However if we take such a “black and white” approach to this issue, we run the risk of losing perspective. According to Strebel change does have a negative effect. However the issue here is not whether employees like change but what the best way of implementation of change is. If we look at the issue in that light, dynamic stability does seem like a viable way of change. Eric Abrahamson explains dynamic stability as in its essence, a process of continual but relatively small change efforts that involve the reconfiguration of existing practices and business models rather than the creation of new ones.

This process is fine if the organization does not need to radically overhaul its operation. However such a process cannot be viable for an organization that is looking to completely change its direction or for an organization that is facing extermination. No amount of kludging and tinkering was enough to save Ansett Australia from collapse. Also organizations such as HIH, the failed Australian insurer, could never have been saved through dynamic stability’s kludging and tinkering since major changes were needed.

The most drastic of times call for the most drastic of measures and whilst the concept of dynamic stability is employee friendly it is not the most effective way of rapid change. Dynamic stability is also not the “weapon of choice” for companies that wish to change their reason for existence. Kludging seems to work when an organization identifies idle resources and uses them to broaden their range of goods or services. An example of old-companies that try to adapt to the new economy is given as an example of successful kludging (e. g. Barnes and Noble).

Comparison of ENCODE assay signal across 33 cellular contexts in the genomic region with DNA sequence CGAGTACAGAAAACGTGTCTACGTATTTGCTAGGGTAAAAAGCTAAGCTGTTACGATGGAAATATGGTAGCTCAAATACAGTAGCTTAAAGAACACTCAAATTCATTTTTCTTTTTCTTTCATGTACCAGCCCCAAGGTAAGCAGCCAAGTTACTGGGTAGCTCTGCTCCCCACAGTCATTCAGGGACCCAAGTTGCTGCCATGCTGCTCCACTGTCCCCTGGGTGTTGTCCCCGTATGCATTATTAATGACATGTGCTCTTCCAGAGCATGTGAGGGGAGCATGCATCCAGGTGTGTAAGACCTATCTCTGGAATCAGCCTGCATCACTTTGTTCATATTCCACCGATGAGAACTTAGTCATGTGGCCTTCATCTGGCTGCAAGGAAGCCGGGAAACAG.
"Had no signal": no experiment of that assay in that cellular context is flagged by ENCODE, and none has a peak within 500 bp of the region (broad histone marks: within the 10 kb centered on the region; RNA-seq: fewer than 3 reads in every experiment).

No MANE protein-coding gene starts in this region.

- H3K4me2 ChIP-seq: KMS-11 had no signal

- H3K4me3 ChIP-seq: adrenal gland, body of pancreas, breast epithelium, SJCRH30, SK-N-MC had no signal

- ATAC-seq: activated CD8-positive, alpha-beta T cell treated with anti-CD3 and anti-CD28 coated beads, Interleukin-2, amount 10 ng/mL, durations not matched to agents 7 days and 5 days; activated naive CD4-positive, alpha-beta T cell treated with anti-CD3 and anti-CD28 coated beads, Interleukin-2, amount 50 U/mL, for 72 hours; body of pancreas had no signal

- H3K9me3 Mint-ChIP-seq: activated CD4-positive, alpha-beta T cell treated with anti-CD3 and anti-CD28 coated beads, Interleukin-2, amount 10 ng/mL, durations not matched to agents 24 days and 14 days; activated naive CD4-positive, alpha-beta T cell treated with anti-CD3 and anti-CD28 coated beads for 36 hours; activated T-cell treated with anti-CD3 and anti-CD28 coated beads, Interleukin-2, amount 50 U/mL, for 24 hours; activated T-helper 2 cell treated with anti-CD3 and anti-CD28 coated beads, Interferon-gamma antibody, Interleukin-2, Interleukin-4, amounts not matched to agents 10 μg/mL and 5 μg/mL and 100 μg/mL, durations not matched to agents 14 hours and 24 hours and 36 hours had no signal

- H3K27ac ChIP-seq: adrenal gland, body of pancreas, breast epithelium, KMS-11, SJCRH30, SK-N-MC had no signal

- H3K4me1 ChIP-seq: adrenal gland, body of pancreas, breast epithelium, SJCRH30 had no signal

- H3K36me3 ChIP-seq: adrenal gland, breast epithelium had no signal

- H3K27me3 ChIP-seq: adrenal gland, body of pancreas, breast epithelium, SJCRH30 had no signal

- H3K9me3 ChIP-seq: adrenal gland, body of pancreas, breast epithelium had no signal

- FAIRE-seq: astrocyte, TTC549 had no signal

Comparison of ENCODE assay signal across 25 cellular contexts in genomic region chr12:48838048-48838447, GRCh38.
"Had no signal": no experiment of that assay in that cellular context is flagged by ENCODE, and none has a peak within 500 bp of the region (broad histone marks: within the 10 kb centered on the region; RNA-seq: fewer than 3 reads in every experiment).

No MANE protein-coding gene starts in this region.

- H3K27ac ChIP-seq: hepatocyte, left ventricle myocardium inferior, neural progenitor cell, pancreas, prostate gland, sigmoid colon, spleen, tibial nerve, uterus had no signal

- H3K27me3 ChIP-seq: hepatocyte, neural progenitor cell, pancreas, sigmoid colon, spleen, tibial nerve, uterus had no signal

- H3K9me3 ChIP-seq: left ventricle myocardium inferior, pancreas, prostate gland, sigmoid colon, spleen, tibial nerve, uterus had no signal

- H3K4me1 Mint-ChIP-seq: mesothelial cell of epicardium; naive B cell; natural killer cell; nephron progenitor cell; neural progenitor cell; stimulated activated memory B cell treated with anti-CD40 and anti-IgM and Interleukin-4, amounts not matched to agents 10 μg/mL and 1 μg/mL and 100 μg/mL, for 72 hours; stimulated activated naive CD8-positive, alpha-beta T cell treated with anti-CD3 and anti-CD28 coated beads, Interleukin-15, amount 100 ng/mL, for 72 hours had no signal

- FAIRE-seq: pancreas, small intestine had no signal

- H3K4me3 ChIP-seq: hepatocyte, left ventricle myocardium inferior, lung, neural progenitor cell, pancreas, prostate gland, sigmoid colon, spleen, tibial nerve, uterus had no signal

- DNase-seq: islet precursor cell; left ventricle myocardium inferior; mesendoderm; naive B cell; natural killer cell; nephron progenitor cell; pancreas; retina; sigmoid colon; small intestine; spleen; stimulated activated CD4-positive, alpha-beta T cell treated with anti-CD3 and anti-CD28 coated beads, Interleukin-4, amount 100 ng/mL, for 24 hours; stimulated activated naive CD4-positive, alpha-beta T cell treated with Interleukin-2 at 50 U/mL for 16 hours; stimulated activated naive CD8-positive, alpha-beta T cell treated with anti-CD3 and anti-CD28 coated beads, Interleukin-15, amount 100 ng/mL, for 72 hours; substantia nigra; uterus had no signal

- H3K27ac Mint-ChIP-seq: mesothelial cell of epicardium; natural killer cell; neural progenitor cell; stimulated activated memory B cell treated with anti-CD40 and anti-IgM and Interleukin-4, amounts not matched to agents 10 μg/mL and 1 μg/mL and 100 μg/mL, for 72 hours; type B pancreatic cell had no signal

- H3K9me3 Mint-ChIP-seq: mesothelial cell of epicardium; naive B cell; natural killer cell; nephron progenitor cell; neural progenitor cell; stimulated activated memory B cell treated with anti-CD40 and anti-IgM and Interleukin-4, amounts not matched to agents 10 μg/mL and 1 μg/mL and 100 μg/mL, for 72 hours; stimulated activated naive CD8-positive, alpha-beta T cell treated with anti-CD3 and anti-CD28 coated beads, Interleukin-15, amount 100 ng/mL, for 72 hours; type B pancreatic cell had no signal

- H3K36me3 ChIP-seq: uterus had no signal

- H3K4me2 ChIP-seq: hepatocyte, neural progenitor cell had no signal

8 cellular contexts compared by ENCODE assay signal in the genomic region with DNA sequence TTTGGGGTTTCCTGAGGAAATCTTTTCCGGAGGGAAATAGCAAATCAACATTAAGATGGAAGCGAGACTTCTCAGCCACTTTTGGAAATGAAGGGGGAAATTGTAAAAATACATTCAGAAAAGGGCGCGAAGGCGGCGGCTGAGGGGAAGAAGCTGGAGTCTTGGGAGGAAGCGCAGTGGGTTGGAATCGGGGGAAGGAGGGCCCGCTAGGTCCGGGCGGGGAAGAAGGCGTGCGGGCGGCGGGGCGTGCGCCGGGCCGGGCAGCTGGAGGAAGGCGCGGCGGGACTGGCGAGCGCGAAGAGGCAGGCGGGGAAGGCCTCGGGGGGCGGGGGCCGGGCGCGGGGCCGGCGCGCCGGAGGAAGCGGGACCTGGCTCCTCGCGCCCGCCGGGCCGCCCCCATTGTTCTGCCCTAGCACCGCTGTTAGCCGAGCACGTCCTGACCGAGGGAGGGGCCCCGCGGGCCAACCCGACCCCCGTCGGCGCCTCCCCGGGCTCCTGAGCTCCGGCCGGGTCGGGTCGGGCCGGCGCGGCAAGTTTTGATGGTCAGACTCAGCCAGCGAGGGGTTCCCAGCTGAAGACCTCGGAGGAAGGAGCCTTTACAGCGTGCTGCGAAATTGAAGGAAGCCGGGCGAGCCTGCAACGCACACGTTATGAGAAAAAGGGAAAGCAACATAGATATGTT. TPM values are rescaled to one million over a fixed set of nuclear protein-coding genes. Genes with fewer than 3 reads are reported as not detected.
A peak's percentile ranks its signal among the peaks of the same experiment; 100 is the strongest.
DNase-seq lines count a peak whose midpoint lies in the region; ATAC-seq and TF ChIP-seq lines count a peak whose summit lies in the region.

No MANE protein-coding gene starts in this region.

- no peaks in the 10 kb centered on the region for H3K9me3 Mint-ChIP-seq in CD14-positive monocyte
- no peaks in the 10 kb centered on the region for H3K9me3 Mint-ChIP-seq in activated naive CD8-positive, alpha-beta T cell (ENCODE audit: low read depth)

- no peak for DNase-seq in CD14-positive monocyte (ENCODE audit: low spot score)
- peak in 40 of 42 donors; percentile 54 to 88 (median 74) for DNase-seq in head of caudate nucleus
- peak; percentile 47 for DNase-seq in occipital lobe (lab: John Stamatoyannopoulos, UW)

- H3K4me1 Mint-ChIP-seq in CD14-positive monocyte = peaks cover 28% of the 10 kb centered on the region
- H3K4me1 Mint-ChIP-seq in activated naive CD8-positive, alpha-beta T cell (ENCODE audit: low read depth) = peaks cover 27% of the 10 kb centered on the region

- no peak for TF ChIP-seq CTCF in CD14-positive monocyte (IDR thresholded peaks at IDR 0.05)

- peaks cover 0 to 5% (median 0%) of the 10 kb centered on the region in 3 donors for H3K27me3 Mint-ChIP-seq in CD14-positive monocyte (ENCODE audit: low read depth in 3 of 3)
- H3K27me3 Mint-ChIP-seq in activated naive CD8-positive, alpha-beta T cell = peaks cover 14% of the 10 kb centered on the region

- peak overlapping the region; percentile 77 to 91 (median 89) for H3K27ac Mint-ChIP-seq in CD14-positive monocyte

Yet there is no mention of how kludging could be used to radically change an organization’s goals and missions. It does not take into account Darwinism. For example lets look at Nintendo. We all know that Nintendo is a successful, global video games and video game console maker. However Nintendo did not start its life as a video game maker (www. nintendo. com – History of Nintendo, author unknown). Not many people realise that Nintendo was a playing card manufacturer. That brings us to the whole point of this argument.

How could Nintendo have used kludging to switch from a card maker to a video game maker in a relatively short period of time? The answer is simple; kludging could not have been used in this instance. What was needed for such a rapid change was a more drastic method of change. Although Abrahamson’s ideas of dynamic stability change fall short in these two situations most organizations undergo constant, less dramatic and radical change. Apart from the two situations mentioned above dynamic stability can be a very effective tool in an organization’s constant quest to become more efficient and productive.

Tinkering can be useful in situations such as the one confronted in the helicopter example since the initial technology and expertise was already there, and the tinkering just made the production overall more efficient. But even the magic of dynamic stability can quickly go bad and the results of tinkering may not help the organization. Abrahamson lists Hewlett Packard as a champion of tinkering and hence dynamic stability. However he does not tell us that even a “champion” of tinkering may “over-tinker” itself.